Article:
Live Coverage || Holy Hell tour @ AFAS Live, 12/1/2019

Architects recently embarked on their biggest headline tour to date. And when I say biggest, I don't mean longest, no no. We are talking big venues, enormous stage production and a very strong desire to prove that, not only are they still going strong, but also that they are one of the best bands of our generation. The only way for this endeavor to be complete, would be the right choice of touring companions. And that was exactly the case with Beartooth and Polaris. But let's take it from the top, shall we?

Polaris went on stage at 7:15 receiving a very warm welcome from the crowd. You know you're off to a good start when the first act is blowing you away from the first note. I'd never had the chance to see the band before and I truly regret that. Their vibe and energy on stage was spectacular; vocalist Jamie Hails didn't stop headbanging and sharing big smiles with the fans throughout the set without skipping a beat, while the rest of the band took full advantage of the crystal clear sound resulting, combined with the song selection, in a mind-blowing performance. Go 'Straya! I was very happy to see that the audience didn't treat them as the "necessary evil" before Architects and the band reciprocated the feeling by inviting fans to  hang at their merch table. 10/10 would watch again.

Beartooth was up next. Vocalist Caleb Shomo is a very good entertainer who knows how to get his crowd, which was singing back most of the lyrics, going. I've never really been a fan of the band so I sat on a side to watch. It was definitely an impressive show, but the quintet still didn't win me over. Maybe the choice of mostly newer songs was what threw me off but the show was quite amusing regardless.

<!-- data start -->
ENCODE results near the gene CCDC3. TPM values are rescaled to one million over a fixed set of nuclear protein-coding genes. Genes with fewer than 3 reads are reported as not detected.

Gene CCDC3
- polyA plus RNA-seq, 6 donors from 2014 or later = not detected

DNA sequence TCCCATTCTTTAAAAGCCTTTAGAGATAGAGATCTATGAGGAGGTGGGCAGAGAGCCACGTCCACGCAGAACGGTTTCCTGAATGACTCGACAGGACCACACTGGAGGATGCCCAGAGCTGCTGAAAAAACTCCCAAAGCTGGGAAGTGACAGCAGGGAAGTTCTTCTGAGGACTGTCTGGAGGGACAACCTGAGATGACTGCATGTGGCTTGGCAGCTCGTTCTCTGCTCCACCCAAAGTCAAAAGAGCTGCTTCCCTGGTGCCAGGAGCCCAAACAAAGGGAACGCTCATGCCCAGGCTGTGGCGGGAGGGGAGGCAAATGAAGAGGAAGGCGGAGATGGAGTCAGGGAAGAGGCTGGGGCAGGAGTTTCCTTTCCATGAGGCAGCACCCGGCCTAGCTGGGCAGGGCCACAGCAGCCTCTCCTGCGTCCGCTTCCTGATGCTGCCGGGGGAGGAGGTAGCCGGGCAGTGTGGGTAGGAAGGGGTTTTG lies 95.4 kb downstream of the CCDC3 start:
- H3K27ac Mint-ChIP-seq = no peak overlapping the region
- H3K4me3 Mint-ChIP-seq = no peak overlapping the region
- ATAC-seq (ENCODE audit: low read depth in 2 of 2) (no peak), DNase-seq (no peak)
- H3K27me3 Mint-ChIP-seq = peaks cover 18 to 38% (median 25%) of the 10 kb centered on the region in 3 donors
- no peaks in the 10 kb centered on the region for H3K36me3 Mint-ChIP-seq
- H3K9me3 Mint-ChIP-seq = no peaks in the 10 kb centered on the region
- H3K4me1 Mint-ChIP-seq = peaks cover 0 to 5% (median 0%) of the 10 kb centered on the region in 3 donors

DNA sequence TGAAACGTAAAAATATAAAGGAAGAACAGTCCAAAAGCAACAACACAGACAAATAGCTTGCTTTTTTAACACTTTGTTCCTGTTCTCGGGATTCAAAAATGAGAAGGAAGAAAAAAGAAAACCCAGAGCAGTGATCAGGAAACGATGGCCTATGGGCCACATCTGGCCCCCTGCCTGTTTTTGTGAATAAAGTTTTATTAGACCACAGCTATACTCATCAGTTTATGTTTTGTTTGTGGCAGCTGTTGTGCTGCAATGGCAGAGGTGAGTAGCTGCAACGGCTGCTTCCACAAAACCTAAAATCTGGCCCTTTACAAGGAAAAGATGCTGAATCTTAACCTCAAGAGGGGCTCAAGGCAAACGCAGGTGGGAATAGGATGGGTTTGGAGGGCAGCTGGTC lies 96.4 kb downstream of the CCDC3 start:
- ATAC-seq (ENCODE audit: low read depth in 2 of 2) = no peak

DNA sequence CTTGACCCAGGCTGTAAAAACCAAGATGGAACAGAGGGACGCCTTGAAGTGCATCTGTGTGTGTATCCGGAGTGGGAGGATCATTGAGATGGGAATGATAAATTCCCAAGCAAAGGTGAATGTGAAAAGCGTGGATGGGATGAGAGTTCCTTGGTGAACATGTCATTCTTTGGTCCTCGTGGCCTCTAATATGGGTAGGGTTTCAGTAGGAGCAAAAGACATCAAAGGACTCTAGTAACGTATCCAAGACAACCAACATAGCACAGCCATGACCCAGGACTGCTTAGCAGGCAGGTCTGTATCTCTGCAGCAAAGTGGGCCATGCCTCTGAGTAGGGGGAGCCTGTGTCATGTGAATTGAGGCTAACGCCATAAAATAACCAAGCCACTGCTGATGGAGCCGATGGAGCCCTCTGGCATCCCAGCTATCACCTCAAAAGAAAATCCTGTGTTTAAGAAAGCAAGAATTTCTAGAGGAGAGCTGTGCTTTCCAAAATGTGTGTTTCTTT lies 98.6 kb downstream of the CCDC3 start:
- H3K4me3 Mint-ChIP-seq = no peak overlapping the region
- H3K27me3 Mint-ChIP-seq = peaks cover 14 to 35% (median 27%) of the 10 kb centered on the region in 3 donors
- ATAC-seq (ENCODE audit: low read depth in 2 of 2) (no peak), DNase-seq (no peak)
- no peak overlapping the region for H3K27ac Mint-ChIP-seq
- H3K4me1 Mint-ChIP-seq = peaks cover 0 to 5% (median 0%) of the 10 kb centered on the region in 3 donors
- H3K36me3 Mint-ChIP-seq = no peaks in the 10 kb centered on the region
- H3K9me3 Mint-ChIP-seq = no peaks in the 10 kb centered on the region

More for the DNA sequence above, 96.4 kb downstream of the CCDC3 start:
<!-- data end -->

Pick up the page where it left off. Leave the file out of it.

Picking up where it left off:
By that time, AFAS was almost full (although to be honest, I would've loved to see the venue sell out). As the intro started playing, I don't think I was fully prepared for what was to come. Architects stormed on stage with "Death Is Not Defeat" and "Modern Misery". The intensity of their show was further amplified by the visuals, pyros and lightshow that caught the curious eye. I doubt I've ever seen this band play such an emotionally charged but still very focused show. Sam Carter thanked the very excited crowd multiple times throughout the night, despite "fearing he sounded like a broken record". The setlist consisted mainly of songs from the last four albums, a choice that clearly marked the rebranding of the band. The selection of tracks off of "Holy Hell", to me was on point; Carter delivered a hair raising performance, nailing both screams and clean vocals -sure, he could've avoided the slightly out of key low notes in a chorus of "Holy Hell" but it didn't seem to bother the kids who kept screaming along, moshing and crowdsurfing. What I personally loved the most was the chemistry between the band and Josh Middleton who, undoubtedly had very big shoes to fill. This realization particularly struck when the T//S visual appeared, and I don't think there was a single person in the room who didn't think of the motto "for Tom, for ever". The show ended with "Doomsday" and "Gone With The Wind" under loud cheers and rounds of applause.

All pictures courtesy of Dearohwell photogrpahy

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